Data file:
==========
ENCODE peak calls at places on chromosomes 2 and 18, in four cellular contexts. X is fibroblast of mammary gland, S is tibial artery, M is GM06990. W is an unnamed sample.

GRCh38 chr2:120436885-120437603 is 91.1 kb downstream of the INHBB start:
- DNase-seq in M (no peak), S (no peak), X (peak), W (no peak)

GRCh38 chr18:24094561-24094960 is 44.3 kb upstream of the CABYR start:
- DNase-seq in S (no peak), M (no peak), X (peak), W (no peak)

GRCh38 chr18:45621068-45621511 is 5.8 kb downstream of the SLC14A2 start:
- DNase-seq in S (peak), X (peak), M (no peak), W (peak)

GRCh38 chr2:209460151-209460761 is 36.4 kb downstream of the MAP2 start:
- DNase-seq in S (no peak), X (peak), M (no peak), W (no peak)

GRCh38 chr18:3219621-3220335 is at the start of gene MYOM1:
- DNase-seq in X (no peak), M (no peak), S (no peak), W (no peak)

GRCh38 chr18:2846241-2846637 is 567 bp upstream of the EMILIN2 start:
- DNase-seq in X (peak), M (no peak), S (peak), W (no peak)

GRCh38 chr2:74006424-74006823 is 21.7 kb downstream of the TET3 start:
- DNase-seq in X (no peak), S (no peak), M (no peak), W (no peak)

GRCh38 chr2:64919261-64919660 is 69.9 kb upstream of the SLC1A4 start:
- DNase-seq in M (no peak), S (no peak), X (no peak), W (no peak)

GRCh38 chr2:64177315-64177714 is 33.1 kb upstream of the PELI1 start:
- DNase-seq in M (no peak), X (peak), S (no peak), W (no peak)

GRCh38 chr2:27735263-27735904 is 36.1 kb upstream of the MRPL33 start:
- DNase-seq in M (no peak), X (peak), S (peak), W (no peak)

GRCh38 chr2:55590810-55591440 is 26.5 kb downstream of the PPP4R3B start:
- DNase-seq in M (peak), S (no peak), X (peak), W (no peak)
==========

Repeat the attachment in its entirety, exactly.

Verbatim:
ENCODE peak calls at places on chromosomes 2 and 18, in four cellular contexts. X is fibroblast of mammary gland, S is tibial artery, M is GM06990. W is an unnamed sample.

GRCh38 chr2:120436885-120437603 is 91.1 kb downstream of the INHBB start:
- DNase-seq in M (no peak), S (no peak), X (peak), W (no peak)

GRCh38 chr18:24094561-24094960 is 44.3 kb upstream of the CABYR start:
- DNase-seq in S (no peak), M (no peak), X (peak), W (no peak)

GRCh38 chr18:45621068-45621511 is 5.8 kb downstream of the SLC14A2 start:
- DNase-seq in S (peak), X (peak), M (no peak), W (peak)

GRCh38 chr2:209460151-209460761 is 36.4 kb downstream of the MAP2 start:
- DNase-seq in S (no peak), X (peak), M (no peak), W (no peak)

GRCh38 chr18:3219621-3220335 is at the start of gene MYOM1:
- DNase-seq in X (no peak), M (no peak), S (no peak), W (no peak)

GRCh38 chr18:2846241-2846637 is 567 bp upstream of the EMILIN2 start:
- DNase-seq in X (peak), M (no peak), S (peak), W (no peak)

GRCh38 chr2:74006424-74006823 is 21.7 kb downstream of the TET3 start:
- DNase-seq in X (no peak), S (no peak), M (no peak), W (no peak)

GRCh38 chr2:64919261-64919660 is 69.9 kb upstream of the SLC1A4 start:
- DNase-seq in M (no peak), S (no peak), X (no peak), W (no peak)

GRCh38 chr2:64177315-64177714 is 33.1 kb upstream of the PELI1 start:
- DNase-seq in M (no peak), X (peak), S (no peak), W (no peak)

GRCh38 chr2:27735263-27735904 is 36.1 kb upstream of the MRPL33 start:
- DNase-seq in M (no peak), X (peak), S (peak), W (no peak)

GRCh38 chr2:55590810-55591440 is 26.5 kb downstream of the PPP4R3B start:
- DNase-seq in M (peak), S (no peak), X (peak), W (no peak)